Find out about the campaign to change the fashion industry for the good of workers, animals and the planet.
We’ve all been there – the good old British weather has suddenly turned cold, so you race out on your lunch break to buy a cheap cardi. You’re off on holiday and need a couple of new vest tops/bags/accessories/bikinis to refresh your wardrobe. You’ve got three weddings this year, so you buy yet another floral dress. And because life’s so busy, you often end up purchasing something you’re not even 100% happy with.
But have you ever considered the human and environmental cost of your cheap clothing addiction? What if you took that pressure off yourself to always buy new, resulting in you saving money, the planet and your home from becoming a cluttered mass of clothes you never wear?
Carry Somers, Co-Founder and Global Operations Director of Fashion Revolution (fashionrevolution.org) says: “Every time we buy, wear and dispose of clothes, we create an environmental footprint and an impact on the people who make them, most of whom are women. That’s why positive change is more urgent than ever if we are to tackle climate change and create a more equitable future for all.”
The Fashion Revolution movement was started in 2013, in the wake of the Rana Plaza Factory collapse in which 1,134 garment workers were killed. You may have come across their hashtag, #whomademyclothes, which aims to raise awareness of supply chains and ethical practices within the fashion industry. The movement’s focus is also on environmental issues and as part of their manifesto, they believe “Fashion [should] conserve and restore the environment. It [should] not deplete precious resources, degrade our soil, pollute our air and water or harm our health. Fashion [should] protect the welfare of all living things and safeguard our diverse ecosystems.”
Change for good
With all this in mind, there’s never been a better time to slow down and rethink your fashion choices. But this doesn’t have to mean abandoning the high street altogether or only shopping at charity shops (although this is a great place to start). It’s all about valuing what we do buy and ensuring our purchases are considered, not throwaway. “We don’t advocate boycotting brands,” says Tamsin Blanchard, Special Events Curator at Fashion Revolution. “The problems in the fashion industry are systemic and we believe we can campaign, work with unions and brands to find solutions to problems like ensuring workers are paid a living wage and are operating in decent and safe working conditions. We do not believe that boycotts will help the poorest of the poor who are at the bottom of the supply chain and have no safety net if their hours are cut or work taken away from them. But the clothes you buy should be worn, looked after, and treated with respect and care.”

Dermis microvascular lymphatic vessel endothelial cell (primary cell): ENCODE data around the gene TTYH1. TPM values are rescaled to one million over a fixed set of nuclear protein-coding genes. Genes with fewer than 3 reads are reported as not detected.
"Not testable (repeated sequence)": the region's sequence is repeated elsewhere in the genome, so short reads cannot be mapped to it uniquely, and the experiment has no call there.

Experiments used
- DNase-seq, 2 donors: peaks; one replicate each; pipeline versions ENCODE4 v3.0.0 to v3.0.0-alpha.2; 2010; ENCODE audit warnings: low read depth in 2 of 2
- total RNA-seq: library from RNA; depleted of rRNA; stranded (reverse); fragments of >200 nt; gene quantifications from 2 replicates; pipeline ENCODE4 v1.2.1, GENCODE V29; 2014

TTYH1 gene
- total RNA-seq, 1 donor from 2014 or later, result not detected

Shopping ethically is a tricky business. Supply chains are often long and complex and industry lingo hard to decipher. Fashion Revolution calls for transparency in the industry, and offers up tools for working out how our clothes are made and where they come from so that we can make informed choices. Their How to be a Fashion Revolutionary booklet includes an A-Z of industry terms, advice on how eco-friendly certain materials are and details of other organisations addressing change including Greenpeace (greenpeace.org), The Centre for Circular Design (circulardesign.org.uk) and Zero Waste Europe (zerowasteeurope.eu).
The high street debate
So where can we shop? Surely this is a time when our high streets need us the most? Fashion Revolution’s Transparency index, which Tamsin explains is a ranking of brands based on how much information they disclose and in no way an endorsement, lists Adidas, Reebok, Patagonia, Espirit and H&M as the five highest-scoring brands, with ASOS, Gap, Nike, Vans, M&S and The North Face following close behind. Sainsbury’s Tu Range has increased its level of disclosure by 21% in recent years, but clearly there’s still a lot of work to be done, with not one single brand scoring above 70%.
H&M have recently declared that 57% of their materials are now recycled or sustainable and the company aims to use 100% sustainable materials by 2030. Mango also offer a Committed range, which uses environmentally-friendly dyes and organic and recycled cottons.
Monsoon have ended their use of angora wool (made using rabbit hair) and have committed to riding their business of single use plastic by this summer. They have also relaunched their sell-out S.E.W (Seeking an Eco-friendly World) range using materials such as Tencil, certified organic cotton and Lenzing Ecovero (derived from renewable wood sources).
For now, these ranges offer an affordable high-street option, but big businesses need to start taking bigger steps to have an impact.
A positive outlook
It’s not all doom and gloom. Tamsin has an optimistic view of the future for our towns and cities – an exciting new vision of tomorrow. “As the industry starts to find ways of slowing down, producing less and better, we will see a new high street emerging that has repair cafés, rental showrooms, shops selling upcycled stock where you can go and customise your clothes, spaces where you can go and have a 3D scan to have something made on demand just for you. The high street will evolve, and new business models will develop.”
By choosing our clothes carefully, doing your research and not buying on impulse, we can all start to make a difference. Think before you buy – could you stitch up that hole in your favourite jumper to extend its life? Could you accessorise existing outfits in new ways? Hold a clothes swapping party to clear out items that don’t fit you whilst gaining some new pieces and discuss the issues with friends. And don’t forget to visit fashionrevolution.org to find out more about the campaign and follow them on Instagram (@fash_rev). As their motto states, ‘find out, be curious, do something!’